New line and paragraph in TeX [duplicate]

I have been a writing a simple program using TeX programming like

``````Hello, World!
How are you.
\bye
``````

I want the two sentences to in different lines but they come in same line. Using `\\` it gives an error undefined control sequence. How can it be shifted to new line and also how to start a new paragraph?

marked as duplicate by Svend Tveskæg, Jesse, user31729, Malipivo, Andrew SwannJan 4 '15 at 9:55

• I am asking about TeX and not LaTeX, I know using \\ will shift me to the next line in LaTeX and how this would be done in TeX? – Mistha Jan 4 '15 at 7:20
• By different lines you're probably referring to `\par` (after `Hello, World!`). – Werner Jan 4 '15 at 7:26
• Yes, done for that :) How to shift new paragraph? – Mistha Jan 4 '15 at 7:31
• @luneart - the query is about creating simple documents using Plain TeX, not LaTeX. – Mico Jan 4 '15 at 8:54
• The duplicate should be tex.stackexchange.com/q/53/15925 – Andrew Swann Jan 4 '15 at 9:55

The basic structural element of a typeset document is the paragraph. TeX separates paragraphs by `\par` command which is automatically inserted at each empty line in source document (when the common catcode settings are done). Thus, you can try two approaches:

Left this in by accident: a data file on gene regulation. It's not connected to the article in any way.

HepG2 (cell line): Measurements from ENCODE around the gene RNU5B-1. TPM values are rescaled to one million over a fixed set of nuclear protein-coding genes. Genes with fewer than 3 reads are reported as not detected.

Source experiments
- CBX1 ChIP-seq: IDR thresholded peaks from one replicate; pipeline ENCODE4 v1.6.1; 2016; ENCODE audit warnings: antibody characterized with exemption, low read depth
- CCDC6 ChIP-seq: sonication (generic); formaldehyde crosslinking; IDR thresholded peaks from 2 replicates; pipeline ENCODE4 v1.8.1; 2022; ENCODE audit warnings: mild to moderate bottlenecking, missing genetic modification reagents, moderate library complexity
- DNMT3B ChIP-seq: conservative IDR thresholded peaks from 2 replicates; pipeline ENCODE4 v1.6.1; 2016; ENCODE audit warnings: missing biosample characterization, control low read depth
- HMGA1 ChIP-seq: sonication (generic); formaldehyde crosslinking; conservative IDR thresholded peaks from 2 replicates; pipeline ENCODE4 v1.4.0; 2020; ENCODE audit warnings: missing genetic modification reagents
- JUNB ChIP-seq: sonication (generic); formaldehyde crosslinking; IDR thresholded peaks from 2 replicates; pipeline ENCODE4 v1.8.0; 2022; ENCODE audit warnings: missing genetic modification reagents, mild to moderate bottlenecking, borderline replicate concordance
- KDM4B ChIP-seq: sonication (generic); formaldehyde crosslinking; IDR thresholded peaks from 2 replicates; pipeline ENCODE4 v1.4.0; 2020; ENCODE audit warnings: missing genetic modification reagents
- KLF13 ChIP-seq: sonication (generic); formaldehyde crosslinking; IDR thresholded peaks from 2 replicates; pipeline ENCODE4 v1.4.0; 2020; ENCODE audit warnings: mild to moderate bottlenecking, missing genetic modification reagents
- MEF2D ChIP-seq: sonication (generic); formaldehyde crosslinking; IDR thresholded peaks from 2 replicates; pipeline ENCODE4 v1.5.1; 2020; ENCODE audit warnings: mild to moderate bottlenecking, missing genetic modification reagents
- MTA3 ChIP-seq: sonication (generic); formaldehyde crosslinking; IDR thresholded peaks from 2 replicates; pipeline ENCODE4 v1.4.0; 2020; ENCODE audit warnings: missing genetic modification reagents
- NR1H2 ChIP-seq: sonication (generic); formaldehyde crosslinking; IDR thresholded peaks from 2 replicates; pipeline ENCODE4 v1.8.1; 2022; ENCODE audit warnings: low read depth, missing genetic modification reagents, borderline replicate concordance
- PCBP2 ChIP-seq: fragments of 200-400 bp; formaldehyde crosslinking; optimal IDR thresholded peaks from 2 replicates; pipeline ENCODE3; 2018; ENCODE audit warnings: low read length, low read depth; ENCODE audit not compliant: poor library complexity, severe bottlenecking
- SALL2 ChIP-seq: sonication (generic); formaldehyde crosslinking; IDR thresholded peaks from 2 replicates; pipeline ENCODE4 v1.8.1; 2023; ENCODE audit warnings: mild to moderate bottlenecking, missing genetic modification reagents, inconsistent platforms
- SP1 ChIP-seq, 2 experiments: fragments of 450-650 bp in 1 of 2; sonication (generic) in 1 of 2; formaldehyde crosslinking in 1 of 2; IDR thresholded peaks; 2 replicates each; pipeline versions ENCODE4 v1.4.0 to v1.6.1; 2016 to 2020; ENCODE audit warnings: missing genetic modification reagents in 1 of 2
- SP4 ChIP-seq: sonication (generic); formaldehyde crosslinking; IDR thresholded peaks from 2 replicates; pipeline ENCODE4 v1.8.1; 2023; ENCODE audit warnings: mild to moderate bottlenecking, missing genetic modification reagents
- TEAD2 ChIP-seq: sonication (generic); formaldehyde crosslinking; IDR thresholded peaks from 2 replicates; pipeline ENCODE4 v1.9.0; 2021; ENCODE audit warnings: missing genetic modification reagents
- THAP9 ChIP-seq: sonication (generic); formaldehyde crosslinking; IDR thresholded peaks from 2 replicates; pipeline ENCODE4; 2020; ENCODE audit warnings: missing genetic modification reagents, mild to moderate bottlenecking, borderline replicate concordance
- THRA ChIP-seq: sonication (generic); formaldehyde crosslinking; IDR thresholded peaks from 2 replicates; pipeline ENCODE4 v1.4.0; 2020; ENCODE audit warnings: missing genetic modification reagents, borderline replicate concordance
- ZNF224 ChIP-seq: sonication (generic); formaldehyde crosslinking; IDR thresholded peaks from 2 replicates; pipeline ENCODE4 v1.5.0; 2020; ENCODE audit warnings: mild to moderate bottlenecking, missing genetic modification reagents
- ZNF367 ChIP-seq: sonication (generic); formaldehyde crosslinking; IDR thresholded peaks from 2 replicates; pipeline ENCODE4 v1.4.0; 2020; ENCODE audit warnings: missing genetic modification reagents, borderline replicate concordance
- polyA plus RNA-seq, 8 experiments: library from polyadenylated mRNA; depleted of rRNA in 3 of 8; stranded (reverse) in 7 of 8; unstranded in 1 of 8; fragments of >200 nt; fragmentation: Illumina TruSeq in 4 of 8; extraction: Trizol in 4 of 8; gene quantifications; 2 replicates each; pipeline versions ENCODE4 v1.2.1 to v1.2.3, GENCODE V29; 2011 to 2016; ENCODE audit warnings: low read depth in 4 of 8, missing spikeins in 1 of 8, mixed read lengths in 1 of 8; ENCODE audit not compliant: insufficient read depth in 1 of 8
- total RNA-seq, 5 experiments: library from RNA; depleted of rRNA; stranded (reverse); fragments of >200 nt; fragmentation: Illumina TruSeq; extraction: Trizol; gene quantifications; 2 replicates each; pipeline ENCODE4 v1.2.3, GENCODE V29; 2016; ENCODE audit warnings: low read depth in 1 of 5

Use `\par` to start a new paragraph (or leave a blank line between text blocks):

``````Hello, World!

How are you.
\bye
``````

or

``````Hello, World!\par
How are you.
\bye
``````

Alternatively, but highly unlikely, use `\obeylines`:

``````\obeylines
Hello, World!
How are you.
\bye
``````

I advise you to consult the introduction on Latex, see this post or directly The (not so) short introduction to LaTeX2e.

The particular answer to your question is to use `\\` or `\newline`.

• IMHO, OP needs the introduction to TeX, no to LaTeX. – wipet Jan 4 '15 at 7:17
• @wipet After all, OP is specifically asking about Plain :) – Sean Allred Jan 4 '15 at 8:01
• well, my answer was made before the edits :) – luneart Jan 4 '15 at 9:05
• @luneart The MWE in version one is clearly for plain! – Joseph Wright Jan 4 '15 at 9:39